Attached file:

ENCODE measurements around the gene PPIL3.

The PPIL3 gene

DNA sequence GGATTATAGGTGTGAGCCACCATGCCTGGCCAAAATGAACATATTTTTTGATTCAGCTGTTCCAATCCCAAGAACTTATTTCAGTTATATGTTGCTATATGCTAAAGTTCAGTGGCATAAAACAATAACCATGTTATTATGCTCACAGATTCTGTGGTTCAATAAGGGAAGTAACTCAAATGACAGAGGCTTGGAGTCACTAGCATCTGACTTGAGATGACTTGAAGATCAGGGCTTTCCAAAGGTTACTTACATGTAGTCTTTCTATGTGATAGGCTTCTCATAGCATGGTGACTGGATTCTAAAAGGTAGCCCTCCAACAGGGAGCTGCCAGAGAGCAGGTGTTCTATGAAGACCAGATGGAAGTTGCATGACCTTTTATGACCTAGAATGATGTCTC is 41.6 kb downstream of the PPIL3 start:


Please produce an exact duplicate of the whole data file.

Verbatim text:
ENCODE measurements around the gene PPIL3.

The PPIL3 gene

DNA sequence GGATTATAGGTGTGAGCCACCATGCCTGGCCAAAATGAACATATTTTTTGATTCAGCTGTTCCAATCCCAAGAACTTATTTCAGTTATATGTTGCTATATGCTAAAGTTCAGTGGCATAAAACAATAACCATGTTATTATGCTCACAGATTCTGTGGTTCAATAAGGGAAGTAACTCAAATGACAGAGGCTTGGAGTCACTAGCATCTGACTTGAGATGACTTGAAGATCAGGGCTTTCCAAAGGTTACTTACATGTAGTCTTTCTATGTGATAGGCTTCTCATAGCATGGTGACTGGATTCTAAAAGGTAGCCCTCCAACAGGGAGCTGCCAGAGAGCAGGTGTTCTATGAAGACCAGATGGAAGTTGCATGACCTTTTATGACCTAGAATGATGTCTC is 41.6 kb downstream of the PPIL3 start: